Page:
One of Ross Perot Jr.'s Suits Against Mark Cuban Gets Adiosed. Will the Other Follow Suit?
Back on July 15, 2009, Ross Perot Jr.'s Hillwood Center Partners sued Mark Cuban (and the Dallas Mavericks) over money made from the American Airlines Center, with Perot insisting that the AAC's profits weren't going to partners (including Perot, who still owns a 5-percent stake in the NBA team) but to the Mavericks instead. Alleged the initial complaint, which follows for those in need of a history lesson, Cuban "wrongfully diverted" more than $21 million to the Mavs to cover "substantial shortfalls."
Then, in May 2010, Perot upped the ante, claiming in yet another lawsuit that the Mavs were more than $280 million in debt, "insolvent" and in desperate need of a court-appointed receiver. That complaint also follows. Cuban and his attorneys, of course, vehemently disagreed with both suits, with the Mavs owner accusing Perot of "trying to find nickels in the sofa cushion."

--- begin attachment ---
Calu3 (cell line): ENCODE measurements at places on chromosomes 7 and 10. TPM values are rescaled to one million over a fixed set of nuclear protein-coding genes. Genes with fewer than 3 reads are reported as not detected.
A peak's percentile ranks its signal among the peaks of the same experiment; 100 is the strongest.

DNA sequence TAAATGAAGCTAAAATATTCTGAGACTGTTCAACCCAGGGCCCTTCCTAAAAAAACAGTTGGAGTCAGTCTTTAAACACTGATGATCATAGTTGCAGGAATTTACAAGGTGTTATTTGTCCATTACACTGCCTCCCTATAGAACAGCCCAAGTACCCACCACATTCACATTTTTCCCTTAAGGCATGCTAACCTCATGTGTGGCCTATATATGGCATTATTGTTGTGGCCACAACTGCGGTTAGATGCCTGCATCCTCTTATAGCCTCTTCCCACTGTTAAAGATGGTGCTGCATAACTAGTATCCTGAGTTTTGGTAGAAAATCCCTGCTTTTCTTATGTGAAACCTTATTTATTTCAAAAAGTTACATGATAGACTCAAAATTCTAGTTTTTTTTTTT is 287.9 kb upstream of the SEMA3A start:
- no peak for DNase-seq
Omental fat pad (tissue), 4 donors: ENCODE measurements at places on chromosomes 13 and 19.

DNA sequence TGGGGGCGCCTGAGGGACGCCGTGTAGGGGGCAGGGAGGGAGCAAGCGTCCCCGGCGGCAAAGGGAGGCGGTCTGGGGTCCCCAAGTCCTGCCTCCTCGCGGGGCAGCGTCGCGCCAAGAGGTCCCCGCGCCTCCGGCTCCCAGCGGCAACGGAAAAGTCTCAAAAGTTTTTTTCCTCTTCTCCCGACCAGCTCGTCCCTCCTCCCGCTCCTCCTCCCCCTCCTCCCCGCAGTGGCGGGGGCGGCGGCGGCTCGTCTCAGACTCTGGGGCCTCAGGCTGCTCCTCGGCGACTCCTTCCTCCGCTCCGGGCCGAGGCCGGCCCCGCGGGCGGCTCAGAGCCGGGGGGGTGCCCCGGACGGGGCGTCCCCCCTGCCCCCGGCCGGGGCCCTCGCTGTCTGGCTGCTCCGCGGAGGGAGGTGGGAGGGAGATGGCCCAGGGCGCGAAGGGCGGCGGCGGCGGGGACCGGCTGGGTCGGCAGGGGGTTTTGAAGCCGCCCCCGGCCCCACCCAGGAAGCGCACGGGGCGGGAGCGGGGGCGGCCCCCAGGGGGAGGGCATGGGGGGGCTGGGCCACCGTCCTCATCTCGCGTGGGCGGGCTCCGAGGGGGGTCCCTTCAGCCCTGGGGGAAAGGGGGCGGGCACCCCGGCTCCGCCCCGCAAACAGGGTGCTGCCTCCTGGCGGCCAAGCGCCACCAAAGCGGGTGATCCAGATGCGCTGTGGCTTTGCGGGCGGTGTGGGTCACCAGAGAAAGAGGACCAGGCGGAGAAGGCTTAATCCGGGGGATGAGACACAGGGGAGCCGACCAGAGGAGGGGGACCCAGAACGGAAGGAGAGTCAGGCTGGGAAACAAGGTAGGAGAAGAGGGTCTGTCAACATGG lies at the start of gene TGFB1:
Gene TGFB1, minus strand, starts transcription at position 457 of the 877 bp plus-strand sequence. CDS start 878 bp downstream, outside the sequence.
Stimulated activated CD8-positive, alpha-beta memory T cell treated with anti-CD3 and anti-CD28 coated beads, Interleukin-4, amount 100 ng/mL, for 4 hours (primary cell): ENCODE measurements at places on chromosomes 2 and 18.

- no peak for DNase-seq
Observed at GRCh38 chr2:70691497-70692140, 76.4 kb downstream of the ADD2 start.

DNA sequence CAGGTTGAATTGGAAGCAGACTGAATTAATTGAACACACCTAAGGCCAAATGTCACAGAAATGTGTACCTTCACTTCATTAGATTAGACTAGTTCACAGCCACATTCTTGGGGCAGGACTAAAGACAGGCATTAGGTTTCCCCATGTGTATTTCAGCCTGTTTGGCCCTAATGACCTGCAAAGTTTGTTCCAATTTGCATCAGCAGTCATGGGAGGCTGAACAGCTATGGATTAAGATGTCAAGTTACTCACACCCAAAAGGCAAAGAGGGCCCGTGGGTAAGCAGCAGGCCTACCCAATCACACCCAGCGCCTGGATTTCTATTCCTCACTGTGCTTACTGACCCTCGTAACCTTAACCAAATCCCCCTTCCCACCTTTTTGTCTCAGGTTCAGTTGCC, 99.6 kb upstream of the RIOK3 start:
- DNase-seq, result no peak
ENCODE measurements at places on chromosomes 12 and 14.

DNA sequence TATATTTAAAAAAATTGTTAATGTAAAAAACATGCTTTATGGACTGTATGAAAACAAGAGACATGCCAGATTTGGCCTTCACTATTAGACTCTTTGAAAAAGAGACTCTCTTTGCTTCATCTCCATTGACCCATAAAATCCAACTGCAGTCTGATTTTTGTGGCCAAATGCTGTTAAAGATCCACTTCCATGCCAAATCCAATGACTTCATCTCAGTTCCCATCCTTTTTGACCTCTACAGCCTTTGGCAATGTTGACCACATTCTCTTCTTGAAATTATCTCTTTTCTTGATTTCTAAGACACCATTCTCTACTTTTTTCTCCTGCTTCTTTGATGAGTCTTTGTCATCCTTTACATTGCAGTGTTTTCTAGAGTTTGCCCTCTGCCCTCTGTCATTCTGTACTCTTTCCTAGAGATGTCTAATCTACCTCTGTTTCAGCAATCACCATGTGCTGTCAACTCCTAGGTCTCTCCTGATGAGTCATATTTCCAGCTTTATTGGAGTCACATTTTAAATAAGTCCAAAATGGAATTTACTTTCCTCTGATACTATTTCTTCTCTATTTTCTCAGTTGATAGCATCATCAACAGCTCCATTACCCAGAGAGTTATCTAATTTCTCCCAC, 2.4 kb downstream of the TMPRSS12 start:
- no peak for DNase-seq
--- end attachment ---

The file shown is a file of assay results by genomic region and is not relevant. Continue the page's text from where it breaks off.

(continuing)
Last summer, a judge sent the original case involving the AAC to arbitration in September, and a ruling, turns out, was handed down in October -- a ruling that said Cuban owed Perot nothing, but that Perot would have to pay Cuban's attorneys' fees. This morning, Cuban's attorney, Fish & Richardson's Tom Melsheimer filed a motion in Dallas County District Court asking the judge to re-open the case, confirm the arbitration award and then dismiss the case with prejudice. It also follows.
But why today and not, like, last year?
"There was no timing pressure, so we got it done today," says Melsheimer, who's also repping Tom Hicks in his case against Liverpool FC. "It was largely an agreed motion that confirmed the award and dismissed the case with prejudice." A message has been left with attorney Mark Davenport, who filed both cases against Cuban and the Mavericks.
As for the other case involving the Mavericks -- that was referred to mediation in July, but there hasn't been any action since. When asked what's going on there, Melsheimer says, "That's up to Mr. Perot. We think that one has even less merit than this one, so we hope he'll decide he doesn't want to consider it any longer."
Perot v Cuban Original Complaint
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